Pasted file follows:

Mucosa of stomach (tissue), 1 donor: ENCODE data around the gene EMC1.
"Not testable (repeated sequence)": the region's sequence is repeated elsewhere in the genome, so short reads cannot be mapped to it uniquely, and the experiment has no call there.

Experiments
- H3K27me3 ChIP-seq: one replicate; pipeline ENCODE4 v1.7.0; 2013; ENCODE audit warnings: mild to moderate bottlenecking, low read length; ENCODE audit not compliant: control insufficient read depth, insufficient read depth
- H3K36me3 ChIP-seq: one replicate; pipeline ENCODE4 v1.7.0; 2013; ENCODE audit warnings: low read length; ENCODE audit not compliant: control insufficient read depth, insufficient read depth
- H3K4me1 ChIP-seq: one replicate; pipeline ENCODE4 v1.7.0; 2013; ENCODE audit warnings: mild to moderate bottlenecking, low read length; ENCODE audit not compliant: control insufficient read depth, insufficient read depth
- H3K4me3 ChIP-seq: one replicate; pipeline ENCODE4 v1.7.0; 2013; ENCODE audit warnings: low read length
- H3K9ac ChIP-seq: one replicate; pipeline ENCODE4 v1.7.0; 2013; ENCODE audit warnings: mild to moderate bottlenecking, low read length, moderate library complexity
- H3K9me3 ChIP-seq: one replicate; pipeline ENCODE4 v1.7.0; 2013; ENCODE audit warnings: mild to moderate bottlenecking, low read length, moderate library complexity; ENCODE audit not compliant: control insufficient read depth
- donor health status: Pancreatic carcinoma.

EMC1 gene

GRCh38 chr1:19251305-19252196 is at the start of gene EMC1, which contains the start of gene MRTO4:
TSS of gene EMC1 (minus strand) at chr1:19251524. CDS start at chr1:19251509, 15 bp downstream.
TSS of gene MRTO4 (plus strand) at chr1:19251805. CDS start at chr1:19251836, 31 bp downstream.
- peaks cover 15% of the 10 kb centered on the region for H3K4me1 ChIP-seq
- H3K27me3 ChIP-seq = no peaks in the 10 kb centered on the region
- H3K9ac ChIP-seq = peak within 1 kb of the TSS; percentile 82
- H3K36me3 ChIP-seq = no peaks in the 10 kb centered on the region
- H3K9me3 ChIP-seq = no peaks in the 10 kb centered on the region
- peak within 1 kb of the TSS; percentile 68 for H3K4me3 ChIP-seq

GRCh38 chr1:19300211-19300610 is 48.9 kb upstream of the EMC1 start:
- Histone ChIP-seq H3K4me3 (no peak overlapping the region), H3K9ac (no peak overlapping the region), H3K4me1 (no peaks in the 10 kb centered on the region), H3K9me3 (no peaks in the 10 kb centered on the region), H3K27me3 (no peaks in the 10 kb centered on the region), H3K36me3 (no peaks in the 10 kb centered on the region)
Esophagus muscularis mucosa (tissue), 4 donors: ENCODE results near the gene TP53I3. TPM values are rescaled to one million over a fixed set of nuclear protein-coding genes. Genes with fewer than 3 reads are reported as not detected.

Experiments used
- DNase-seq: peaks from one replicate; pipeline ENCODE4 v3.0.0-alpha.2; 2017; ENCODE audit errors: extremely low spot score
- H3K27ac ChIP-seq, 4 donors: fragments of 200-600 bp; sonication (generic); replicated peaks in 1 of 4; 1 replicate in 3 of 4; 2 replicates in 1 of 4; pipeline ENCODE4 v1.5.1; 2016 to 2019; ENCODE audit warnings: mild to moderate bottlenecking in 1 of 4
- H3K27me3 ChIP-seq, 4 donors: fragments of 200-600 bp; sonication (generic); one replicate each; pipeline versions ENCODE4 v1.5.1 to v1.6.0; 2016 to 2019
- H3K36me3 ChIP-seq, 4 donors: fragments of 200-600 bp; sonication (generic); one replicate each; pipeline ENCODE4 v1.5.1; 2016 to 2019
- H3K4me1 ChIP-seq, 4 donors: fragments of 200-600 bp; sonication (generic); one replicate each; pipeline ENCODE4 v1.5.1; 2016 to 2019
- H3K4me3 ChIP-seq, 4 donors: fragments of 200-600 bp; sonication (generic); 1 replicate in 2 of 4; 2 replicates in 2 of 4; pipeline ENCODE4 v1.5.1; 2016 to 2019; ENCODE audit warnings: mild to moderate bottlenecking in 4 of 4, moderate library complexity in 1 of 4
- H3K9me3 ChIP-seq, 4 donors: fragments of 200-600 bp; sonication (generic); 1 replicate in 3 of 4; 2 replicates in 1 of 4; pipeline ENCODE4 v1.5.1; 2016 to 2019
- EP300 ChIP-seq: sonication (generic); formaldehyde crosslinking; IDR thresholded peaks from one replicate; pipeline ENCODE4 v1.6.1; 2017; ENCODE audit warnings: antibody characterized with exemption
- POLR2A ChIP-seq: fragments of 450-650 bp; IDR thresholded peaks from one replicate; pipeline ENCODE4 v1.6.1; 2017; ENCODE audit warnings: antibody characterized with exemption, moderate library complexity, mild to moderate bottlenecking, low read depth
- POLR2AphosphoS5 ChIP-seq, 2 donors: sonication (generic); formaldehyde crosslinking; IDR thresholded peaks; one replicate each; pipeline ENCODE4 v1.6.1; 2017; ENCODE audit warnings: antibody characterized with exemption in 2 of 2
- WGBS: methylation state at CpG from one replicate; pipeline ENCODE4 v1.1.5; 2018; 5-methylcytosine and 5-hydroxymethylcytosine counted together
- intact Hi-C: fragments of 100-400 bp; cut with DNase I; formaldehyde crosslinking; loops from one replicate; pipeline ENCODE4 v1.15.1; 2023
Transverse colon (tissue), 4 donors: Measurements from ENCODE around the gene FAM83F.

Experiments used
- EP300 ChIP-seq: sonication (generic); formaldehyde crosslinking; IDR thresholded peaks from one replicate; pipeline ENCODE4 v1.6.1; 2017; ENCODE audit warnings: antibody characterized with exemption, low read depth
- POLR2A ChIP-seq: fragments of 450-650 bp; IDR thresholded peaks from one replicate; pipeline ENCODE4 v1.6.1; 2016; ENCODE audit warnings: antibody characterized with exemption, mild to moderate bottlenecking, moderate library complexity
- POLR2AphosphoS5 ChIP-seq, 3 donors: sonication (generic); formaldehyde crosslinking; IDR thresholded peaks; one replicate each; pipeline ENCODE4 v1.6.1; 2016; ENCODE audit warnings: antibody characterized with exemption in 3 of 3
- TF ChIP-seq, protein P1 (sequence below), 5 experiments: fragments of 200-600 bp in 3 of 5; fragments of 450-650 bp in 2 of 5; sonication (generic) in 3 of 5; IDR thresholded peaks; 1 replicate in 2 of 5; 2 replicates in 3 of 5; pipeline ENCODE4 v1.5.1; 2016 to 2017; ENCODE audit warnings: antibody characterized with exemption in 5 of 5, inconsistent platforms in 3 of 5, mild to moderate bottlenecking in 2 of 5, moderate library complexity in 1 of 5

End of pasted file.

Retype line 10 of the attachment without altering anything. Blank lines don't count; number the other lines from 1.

- donor health status: Pancreatic carcinoma.